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December 15, 2004

King's College choir brings light, heat to cold night

Pioneer Press (MN):

When it comes to hot tickets on the local classical music scene this year, few have been as hot as those for Monday's concert by the Choir of King's College, Cambridge, a group that has been the standard-bearer for the English choral tradition for 550 years. But other factors added to the precious nature of this ticket: The group is visiting over the holidays, and listening to its annual "Festival of Nine Lessons and Carols" broadcast is a Christmas tradition for many. Throw in the fact that the group is performing only six U.S. concerts, and you had lovers of classical music clamoring to get inside the Cathedral of St. Paul on Monday.

Those who secured one of these hot tickets on a frigid night, the Choir of King's College more than lived up to its sterling reputation. Smoothly blending the voices of 16 boys and 15 men, the ensemble showed its sublime skills on a program of modern carols with a traditional touch. Director Stephen Cleobury and the group spent most of the evening in the 20th century, opening with a version of Francis Poulenc's "Four Christmas Motets" that bore echoes of Gregorian chant, but found bright hues where other choirs may have lingered in darkness.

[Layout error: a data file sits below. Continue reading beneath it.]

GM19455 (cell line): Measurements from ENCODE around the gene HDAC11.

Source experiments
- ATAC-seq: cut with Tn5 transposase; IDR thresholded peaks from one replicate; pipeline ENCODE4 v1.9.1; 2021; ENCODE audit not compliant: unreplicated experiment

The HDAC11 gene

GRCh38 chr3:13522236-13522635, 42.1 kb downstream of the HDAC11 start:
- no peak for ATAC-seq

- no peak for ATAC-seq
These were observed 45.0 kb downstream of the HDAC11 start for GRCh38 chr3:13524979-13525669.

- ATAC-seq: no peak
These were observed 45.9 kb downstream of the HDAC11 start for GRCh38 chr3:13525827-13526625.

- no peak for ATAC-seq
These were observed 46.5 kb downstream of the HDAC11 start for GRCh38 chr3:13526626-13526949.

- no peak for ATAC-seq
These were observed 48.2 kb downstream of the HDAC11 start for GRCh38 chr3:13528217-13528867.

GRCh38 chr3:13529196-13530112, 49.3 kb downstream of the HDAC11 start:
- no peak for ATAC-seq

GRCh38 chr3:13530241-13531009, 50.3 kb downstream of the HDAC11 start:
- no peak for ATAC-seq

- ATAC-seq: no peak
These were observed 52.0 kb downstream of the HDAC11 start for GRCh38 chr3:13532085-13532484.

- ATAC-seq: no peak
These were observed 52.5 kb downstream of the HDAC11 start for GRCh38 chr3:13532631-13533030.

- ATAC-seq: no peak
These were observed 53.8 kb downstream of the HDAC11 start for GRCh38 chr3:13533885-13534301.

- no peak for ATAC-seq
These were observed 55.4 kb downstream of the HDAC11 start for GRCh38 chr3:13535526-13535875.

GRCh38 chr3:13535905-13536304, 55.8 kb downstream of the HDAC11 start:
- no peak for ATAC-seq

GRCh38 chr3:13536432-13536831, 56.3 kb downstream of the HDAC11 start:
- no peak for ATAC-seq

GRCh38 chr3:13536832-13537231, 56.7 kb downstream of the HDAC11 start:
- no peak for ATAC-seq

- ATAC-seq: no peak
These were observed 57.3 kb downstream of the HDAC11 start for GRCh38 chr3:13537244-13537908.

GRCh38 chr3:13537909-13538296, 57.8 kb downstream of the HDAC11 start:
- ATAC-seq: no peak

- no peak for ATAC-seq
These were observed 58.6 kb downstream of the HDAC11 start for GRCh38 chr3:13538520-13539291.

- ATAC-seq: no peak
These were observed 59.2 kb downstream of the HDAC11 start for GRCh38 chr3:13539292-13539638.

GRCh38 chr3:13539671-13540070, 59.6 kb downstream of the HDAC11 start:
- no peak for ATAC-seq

The highlight of the evening came when the men left the singing to the boys on Benjamin Britten's "A Ceremony of Carols." Accompanied by renowned harpist Alison Nicholls, the 16 choristers proved everything you could wish for in a collection of young voices, especially so on the haunting soprano solo of "That Yonge Child" and a duet of two high, crystalline voices on "Spring Carol."

The concert's second half was almost equally arresting, concluding a collection of contemporary carols with Ralph Vaughan Williams' "Fantasia on Christmas Carols," a work that spotlighted a bass with a commanding voice. And the group's final encore, "And So Lord Jesus Quickly Come" by Paul Manz the longtime music director at Minneapolis' Mount Olive Lutheran Church proved a moving farewell and a nice acknowledgment from one of the world's most respected choirs that the Twin Cities area has a fine choral tradition of its own

Posted by acapnews at December 15, 2004 12:19 AM